In celebration of Women’s History Month, DroneDeploy hosted a remote “Women in Tech” panel with our female leaders to discuss their experiences and challenges they’ve faced within this industry. Among the panelists were Geri Cruz, VP of Marketing, Pamela Holliday, VP of GTM Operations, Whitney Leberman, Director of Sales, and Olya Royall, Engineering Manager of Growth. Moderating the panel was Katie O’Leary, Senior Product Marketing Manager. Throughout the hour-long session, these women detailed their favorite parts about being in the tech industry, suggestions on how to place more women in leadership roles, and policies that have made a difference in their careers.
While everyone agreed that working in the tech industry provided numerous opportunities for continuous learning and innovation, each also stated the importance of diversity in the workplace and having a team that supports one another. To bring more women into positions of leadership, companies have enacted policies such as rotational programs, equal pay initiatives, tailored benefits (i.e. maternity leave or childcare benefits), and mentorship. "Creating an inclusive culture within your organization makes it easier to keep and maintain a diverse group that will spill over into hiring,” said Royall. A 2018 McKinsey study confirmed, diverse workplaces frequently outpace their competitors in financial performance, so it’s beneficial for both parties to have a seat at the table.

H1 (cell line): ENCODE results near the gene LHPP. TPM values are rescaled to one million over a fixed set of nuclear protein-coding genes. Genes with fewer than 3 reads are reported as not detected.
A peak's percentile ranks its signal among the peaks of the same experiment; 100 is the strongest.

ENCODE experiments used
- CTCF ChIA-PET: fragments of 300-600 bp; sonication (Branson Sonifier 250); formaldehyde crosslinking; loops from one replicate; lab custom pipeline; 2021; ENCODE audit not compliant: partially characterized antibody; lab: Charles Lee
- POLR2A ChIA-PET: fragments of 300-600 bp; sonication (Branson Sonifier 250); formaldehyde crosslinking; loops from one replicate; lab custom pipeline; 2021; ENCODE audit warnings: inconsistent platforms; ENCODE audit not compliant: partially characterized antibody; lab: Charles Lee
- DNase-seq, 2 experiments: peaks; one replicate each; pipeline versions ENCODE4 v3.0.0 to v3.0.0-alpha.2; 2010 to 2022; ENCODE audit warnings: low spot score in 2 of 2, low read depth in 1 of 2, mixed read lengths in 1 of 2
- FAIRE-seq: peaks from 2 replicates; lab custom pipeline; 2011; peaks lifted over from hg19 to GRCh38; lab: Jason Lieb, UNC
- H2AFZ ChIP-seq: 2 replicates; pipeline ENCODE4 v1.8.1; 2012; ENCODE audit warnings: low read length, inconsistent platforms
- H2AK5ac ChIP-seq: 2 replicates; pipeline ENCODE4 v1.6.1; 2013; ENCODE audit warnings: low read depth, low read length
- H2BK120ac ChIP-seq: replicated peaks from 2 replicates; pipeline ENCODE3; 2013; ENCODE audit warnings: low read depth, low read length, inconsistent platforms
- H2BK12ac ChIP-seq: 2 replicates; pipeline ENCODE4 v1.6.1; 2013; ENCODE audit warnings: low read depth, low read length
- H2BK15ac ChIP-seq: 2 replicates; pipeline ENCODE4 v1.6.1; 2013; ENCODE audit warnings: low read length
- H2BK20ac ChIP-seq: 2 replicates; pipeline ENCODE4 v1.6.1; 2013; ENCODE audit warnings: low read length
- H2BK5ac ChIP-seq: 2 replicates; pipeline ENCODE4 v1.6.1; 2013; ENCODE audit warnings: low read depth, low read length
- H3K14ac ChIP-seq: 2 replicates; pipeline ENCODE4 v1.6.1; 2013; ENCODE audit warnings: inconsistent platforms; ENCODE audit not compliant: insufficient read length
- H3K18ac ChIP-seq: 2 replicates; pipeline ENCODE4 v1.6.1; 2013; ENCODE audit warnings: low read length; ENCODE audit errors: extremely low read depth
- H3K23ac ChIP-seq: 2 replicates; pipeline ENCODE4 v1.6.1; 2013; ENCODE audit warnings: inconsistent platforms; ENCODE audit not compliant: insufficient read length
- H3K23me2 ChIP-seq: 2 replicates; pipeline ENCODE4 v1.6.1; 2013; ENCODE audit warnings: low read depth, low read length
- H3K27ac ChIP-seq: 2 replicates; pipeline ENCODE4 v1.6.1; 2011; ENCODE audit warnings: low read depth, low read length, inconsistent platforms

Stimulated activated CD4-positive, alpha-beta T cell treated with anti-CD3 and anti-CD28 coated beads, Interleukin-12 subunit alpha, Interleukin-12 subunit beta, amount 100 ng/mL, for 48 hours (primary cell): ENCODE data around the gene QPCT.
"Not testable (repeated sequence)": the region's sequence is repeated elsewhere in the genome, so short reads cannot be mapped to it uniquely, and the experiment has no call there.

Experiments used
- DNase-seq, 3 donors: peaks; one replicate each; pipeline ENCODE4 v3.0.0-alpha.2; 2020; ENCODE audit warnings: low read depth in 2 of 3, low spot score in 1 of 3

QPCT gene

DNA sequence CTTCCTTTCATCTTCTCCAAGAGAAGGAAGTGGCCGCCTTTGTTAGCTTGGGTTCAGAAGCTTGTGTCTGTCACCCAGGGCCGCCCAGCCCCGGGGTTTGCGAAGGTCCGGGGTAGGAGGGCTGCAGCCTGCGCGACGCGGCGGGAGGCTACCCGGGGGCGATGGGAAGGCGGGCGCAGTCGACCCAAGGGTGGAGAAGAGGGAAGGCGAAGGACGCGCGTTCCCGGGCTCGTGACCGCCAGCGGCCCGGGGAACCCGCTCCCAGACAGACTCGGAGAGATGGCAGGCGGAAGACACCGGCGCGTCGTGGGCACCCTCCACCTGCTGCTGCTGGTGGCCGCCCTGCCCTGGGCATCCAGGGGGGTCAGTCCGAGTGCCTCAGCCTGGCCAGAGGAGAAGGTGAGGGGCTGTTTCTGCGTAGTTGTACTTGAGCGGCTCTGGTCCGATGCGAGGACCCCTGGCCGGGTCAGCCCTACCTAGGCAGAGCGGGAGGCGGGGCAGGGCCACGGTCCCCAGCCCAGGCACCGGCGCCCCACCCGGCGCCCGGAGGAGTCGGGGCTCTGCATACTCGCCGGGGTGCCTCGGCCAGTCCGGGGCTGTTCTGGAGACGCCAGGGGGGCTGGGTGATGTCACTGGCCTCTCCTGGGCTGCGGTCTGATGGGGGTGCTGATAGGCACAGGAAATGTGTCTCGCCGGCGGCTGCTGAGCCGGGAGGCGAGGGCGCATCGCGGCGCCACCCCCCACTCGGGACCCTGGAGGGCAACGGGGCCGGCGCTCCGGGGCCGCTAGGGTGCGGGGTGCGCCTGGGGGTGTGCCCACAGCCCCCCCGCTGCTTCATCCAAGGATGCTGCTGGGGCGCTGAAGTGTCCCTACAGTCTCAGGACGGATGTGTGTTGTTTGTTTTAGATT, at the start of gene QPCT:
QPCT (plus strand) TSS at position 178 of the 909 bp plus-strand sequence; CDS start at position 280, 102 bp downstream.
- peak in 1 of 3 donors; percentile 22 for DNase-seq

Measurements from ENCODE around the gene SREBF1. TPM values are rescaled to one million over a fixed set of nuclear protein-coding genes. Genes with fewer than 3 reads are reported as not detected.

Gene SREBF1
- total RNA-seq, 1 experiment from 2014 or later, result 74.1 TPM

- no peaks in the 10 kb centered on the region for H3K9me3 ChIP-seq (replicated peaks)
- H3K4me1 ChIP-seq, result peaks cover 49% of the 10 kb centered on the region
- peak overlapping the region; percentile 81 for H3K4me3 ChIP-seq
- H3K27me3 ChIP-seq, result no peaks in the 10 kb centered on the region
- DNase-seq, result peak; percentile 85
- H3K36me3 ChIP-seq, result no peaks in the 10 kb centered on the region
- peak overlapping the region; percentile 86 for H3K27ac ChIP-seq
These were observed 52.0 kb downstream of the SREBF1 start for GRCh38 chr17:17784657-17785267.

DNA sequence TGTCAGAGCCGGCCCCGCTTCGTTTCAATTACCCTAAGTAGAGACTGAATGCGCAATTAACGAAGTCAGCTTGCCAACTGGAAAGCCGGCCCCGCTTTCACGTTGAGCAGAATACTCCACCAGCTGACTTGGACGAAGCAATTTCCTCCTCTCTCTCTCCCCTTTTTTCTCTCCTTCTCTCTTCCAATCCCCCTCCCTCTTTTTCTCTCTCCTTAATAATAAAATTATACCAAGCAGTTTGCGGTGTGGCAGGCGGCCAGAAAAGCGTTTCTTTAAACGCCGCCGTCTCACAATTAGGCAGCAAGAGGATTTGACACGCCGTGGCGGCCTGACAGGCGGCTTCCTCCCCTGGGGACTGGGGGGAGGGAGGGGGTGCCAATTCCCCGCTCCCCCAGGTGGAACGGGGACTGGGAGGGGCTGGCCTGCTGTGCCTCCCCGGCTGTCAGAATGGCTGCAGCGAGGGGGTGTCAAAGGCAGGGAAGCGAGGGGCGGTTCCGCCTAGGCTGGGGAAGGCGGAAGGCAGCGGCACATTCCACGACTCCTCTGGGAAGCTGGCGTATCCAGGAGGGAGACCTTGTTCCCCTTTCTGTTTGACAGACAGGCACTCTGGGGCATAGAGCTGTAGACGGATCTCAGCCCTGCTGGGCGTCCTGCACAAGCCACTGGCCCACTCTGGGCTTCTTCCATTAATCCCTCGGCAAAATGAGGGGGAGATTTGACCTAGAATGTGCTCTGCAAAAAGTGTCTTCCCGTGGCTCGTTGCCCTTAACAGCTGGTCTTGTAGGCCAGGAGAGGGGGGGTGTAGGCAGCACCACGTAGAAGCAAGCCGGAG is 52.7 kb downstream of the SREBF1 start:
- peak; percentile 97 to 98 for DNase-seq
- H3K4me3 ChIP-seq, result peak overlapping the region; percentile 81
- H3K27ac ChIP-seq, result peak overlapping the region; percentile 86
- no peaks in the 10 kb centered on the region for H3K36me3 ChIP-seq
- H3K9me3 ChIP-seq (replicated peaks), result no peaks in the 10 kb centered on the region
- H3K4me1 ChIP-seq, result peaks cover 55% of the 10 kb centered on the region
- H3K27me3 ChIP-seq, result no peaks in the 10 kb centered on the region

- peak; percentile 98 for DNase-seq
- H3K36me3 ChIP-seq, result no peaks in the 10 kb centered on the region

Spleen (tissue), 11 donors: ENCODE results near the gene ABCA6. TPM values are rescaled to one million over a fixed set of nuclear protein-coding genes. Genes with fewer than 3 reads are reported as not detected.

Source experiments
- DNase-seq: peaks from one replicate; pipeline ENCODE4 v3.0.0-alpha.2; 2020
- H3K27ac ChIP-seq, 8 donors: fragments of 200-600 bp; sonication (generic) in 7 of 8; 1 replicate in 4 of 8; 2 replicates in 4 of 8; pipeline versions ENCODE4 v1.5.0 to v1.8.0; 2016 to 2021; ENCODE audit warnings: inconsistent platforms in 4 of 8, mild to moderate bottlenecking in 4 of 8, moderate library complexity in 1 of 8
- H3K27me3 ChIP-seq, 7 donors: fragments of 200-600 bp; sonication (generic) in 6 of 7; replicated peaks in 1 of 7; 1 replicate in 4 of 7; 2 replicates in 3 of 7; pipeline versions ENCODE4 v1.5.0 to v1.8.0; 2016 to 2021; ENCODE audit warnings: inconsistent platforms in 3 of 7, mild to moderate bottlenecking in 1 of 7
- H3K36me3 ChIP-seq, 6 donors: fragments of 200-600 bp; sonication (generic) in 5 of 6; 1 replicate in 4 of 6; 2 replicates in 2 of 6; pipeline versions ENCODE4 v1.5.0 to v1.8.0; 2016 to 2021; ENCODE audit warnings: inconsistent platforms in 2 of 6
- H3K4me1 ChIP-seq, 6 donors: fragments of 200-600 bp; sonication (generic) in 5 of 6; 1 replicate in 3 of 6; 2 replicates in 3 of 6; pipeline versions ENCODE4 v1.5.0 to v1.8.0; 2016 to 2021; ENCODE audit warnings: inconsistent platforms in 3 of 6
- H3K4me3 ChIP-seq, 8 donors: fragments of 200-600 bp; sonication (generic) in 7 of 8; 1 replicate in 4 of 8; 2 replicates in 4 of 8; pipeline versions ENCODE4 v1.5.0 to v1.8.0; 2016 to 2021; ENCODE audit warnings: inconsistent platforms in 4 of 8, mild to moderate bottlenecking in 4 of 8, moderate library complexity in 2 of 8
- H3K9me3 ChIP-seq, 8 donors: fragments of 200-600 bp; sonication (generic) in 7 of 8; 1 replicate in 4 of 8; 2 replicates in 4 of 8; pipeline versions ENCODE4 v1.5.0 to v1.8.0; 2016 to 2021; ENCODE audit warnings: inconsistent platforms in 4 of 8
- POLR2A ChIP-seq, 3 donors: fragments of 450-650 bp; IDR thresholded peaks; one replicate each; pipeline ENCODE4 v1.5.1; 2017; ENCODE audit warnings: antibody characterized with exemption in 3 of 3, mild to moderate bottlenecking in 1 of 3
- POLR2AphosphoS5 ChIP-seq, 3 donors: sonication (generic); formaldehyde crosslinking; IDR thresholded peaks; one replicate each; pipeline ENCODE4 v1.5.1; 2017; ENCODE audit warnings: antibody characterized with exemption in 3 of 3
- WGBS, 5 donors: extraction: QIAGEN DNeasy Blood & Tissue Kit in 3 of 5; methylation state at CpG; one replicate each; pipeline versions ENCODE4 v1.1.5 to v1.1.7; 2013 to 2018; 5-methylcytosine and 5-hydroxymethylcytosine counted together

These policies each illustrate why advocacy is so important, and such was frequently brought up by our panel. Advocates in the workplace both inside and outside of your industry act as career-advancers whether intentional or subconscious. Advocating is one way to “give [women] the guidance and the tools to become leaders,” said Cruz. Showing up for your female colleagues when they’re not present and being mindful of their career aspirations gives them a positive environment in which to thrive, and creates future opportunities for growth.
To end our discussion, each of our panelists gave their advice to women beginning their careers in tech. Among them - being your own greatest advocate, learning from your mistakes, and investing in your personal strengths. “Treat others the way they want to be treated,” Pamela Holliday stated, “and take the initiative.”